Since Tuesday, Tropical Storm Earl has become much better organized and is very close to becoming the season’s second hurricane. It is on a collision course with Belize, where it is forecast to make landfall tonight.
Earl’s maximum sustained winds have reached 70 mph, just shy of hurricane intensity. As of 11 a.m. eastern, the storm was positioned 235 miles east southeast of Belize City, and was cruising to the west at 14 mph.
Hurricane warnings have been posted from Puerto Costa Maya, Mexico, to the Belize-Guatemala border. All of coastal Belize is included in the hurricane warning.
On its westward journey, the intensifying storm is scraping Honduras’ north coast and Bay Islands — also under hurricane warnings.
By the time Earl makes landfall tonight, irrespective of whether it’s a strong tropical storm or a Category 1 hurricane, Belize can expect damaging winds, flooding due to heavy rain (especially in more mountainous areas), and a storm surge of five to six feet north of where the storm center crosses the coastline.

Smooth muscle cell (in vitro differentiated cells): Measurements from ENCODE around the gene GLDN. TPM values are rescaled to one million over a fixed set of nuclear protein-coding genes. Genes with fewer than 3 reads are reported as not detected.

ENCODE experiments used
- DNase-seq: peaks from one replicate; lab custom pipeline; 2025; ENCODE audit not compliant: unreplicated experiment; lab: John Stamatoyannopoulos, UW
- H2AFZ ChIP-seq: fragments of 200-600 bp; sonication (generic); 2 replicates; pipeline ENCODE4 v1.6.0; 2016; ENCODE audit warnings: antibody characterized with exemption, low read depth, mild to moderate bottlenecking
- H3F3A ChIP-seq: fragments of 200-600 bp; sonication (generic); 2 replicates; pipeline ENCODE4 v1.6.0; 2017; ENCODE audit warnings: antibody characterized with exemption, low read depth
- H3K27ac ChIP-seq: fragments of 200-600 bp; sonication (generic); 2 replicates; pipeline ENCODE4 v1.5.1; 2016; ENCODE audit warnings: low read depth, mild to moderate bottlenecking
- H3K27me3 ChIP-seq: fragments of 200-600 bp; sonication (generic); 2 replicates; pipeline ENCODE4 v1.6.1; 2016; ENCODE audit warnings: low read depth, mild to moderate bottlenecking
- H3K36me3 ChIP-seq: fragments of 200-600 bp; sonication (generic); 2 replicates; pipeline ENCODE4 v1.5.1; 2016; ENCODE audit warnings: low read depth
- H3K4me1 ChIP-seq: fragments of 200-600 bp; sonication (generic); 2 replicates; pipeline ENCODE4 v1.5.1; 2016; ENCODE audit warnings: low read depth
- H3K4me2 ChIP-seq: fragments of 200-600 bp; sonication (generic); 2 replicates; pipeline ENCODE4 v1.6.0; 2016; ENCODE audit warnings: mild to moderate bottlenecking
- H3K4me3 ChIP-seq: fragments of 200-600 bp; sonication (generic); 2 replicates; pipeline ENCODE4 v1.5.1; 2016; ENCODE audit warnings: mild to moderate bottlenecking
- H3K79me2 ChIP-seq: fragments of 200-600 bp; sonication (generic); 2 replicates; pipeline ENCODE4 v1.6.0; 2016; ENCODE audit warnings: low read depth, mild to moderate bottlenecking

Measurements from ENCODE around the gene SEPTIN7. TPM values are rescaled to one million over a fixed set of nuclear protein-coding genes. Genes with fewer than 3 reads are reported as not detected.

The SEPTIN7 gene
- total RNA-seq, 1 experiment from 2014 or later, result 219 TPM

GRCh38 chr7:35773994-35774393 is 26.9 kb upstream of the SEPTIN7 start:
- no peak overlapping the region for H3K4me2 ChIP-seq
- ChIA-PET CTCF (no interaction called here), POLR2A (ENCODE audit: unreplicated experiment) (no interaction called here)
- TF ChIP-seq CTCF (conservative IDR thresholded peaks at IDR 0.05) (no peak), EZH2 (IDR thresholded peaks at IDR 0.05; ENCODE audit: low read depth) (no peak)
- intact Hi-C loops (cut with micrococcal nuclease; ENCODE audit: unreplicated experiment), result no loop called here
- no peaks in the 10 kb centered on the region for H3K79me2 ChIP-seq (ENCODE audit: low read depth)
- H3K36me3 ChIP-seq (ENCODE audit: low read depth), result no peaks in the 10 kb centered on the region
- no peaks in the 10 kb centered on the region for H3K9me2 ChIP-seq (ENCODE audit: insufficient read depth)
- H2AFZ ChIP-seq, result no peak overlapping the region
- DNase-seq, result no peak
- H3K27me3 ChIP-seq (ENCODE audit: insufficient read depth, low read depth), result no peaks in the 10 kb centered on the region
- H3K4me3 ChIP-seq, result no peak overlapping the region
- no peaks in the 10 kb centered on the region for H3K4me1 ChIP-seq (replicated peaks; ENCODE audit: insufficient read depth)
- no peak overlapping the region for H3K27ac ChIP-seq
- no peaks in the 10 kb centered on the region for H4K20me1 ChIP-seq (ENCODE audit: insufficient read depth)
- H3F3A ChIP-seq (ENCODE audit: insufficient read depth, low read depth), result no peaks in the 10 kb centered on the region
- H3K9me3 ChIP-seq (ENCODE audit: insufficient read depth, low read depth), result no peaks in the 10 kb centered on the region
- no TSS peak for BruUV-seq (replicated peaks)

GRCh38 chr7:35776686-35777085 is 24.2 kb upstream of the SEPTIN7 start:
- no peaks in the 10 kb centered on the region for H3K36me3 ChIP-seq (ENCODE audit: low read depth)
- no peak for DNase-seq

Models project eight to 12 inches of rain from Earl over parts of Belize, Honduras, Guatemala, and southern Mexico.
Isolated rainfall amounts of up to 16 inches are possible in the higher terrain of Mexico and Belize. Devastating flash floods and mudslides are possible, which are frequently among the most lethal hazards in tropical systems affecting Central America.
After cutting through Belize, Earl might briefly re-emerge over the Bay of Campeche, though probably not long enough to regain much strength.
Assuming Earl becomes a hurricane today, it would mark the earliest date that two hurricanes have formed in the Atlantic since 2008.
The last time Belize was struck by a hurricane was October 2010 when Richard hit as a Category 2 storm.
Going back to 1950, Belize has only been impacted by 13 hurricanes, and only four since 1980 (2000, 2001, 2007, and 2010). The strongest recorded hurricanes to strike Belize — Category 4 and 5 storms — were Janet in 1955, Hattie in 1961, Keith in 2000, Iris in 2001, and Dean in 2007. Not all of these storms technically made landfall in Belize, but they came ashore close enough that the country experienced major hurricane conditions.
Jason Samenow contributed to this post.